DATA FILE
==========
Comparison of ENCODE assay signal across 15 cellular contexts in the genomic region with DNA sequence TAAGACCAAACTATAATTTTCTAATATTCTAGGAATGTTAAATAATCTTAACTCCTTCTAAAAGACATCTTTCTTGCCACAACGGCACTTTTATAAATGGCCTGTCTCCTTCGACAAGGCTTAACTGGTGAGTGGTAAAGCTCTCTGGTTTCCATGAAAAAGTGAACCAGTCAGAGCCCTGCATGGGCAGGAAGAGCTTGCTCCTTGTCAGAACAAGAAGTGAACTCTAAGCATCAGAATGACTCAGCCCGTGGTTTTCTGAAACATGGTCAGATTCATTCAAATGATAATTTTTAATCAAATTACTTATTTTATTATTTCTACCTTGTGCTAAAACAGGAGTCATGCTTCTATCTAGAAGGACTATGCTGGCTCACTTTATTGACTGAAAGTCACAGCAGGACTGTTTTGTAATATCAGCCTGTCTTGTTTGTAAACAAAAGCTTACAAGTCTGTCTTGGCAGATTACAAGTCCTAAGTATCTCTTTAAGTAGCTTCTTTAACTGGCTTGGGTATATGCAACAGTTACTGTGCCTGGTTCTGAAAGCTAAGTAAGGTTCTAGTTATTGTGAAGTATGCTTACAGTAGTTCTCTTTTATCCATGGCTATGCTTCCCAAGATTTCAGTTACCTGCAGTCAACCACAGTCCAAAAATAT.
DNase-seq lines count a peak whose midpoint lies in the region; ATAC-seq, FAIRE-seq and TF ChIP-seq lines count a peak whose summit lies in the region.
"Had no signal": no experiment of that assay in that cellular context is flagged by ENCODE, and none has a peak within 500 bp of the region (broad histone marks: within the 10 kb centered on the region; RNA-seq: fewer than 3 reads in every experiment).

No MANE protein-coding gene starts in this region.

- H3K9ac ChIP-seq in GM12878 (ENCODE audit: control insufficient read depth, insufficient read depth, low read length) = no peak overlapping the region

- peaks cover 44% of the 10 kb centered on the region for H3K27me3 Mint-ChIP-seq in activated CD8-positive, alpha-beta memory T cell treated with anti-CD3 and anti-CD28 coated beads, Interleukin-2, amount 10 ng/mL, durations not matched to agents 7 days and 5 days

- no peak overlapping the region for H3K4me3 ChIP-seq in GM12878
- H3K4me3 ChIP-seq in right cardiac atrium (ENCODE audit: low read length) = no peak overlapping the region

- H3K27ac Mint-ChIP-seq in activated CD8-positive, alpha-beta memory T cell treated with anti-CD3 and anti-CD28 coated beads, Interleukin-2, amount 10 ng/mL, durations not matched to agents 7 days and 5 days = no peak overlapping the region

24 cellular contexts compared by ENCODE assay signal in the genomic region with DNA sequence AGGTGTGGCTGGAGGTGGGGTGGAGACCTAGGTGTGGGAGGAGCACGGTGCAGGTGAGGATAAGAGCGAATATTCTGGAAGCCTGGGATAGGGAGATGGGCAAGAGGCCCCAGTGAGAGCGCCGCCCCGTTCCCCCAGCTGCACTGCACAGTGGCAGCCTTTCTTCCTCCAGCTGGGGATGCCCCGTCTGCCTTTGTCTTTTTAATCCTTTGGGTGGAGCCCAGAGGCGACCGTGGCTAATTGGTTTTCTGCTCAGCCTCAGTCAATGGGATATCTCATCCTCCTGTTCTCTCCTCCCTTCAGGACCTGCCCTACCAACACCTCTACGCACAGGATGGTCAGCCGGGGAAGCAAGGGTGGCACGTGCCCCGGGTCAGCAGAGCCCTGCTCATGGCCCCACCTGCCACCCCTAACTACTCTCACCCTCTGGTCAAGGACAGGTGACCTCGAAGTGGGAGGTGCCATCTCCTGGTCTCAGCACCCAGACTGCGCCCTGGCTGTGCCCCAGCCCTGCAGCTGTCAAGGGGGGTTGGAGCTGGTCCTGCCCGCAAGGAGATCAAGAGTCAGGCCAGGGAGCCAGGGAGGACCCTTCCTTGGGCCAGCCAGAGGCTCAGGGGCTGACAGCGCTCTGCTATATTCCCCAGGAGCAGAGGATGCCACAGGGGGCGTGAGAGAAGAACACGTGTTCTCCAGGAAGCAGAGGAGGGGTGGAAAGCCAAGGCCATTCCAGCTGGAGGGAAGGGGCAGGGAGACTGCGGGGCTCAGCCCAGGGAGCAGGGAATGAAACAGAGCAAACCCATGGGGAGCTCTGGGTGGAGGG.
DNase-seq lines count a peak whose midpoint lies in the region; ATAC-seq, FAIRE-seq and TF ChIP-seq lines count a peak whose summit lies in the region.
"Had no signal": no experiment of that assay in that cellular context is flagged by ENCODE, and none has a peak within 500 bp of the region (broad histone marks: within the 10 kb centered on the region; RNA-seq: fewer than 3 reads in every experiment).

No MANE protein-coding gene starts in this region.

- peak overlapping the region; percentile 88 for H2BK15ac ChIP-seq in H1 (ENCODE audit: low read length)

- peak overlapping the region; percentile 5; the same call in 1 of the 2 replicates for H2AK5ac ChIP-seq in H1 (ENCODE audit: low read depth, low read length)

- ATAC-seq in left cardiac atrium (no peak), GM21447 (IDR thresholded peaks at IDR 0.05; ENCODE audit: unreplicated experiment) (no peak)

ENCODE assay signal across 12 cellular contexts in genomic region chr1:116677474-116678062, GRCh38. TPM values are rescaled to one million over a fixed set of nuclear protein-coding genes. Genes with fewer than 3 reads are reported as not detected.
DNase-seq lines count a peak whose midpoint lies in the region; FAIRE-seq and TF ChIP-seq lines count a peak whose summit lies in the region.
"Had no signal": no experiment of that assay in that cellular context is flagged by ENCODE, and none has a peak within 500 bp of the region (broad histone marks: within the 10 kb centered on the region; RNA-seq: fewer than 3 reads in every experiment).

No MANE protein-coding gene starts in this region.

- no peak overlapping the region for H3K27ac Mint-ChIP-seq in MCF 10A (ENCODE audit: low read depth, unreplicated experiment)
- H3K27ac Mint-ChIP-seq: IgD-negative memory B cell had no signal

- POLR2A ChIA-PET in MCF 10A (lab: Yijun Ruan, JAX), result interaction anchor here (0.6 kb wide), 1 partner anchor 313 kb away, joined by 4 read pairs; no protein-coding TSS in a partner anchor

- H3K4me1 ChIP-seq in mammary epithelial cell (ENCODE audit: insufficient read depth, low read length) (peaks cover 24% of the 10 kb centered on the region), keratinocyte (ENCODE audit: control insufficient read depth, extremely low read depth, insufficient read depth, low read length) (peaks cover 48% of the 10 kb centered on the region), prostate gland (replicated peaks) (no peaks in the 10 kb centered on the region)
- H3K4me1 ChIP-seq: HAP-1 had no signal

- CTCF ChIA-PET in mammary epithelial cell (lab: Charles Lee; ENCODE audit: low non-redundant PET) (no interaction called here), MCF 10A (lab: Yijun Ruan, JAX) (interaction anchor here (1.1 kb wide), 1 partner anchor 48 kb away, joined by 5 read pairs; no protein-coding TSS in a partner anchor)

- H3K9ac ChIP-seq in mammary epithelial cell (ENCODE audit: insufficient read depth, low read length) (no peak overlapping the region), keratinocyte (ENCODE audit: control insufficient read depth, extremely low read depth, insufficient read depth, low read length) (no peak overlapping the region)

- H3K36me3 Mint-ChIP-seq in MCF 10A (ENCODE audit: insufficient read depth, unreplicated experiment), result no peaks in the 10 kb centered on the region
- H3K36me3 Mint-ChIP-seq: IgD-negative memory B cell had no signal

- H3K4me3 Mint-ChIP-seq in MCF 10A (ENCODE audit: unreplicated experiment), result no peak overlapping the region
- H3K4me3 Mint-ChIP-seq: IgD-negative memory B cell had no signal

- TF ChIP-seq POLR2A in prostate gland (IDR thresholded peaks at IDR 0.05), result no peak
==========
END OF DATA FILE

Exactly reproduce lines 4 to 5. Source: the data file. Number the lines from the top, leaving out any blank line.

No MANE protein-coding gene starts in this region.

- H3K9ac ChIP-seq in GM12878 (ENCODE audit: control insufficient read depth, insufficient read depth, low read length) = no peak overlapping the region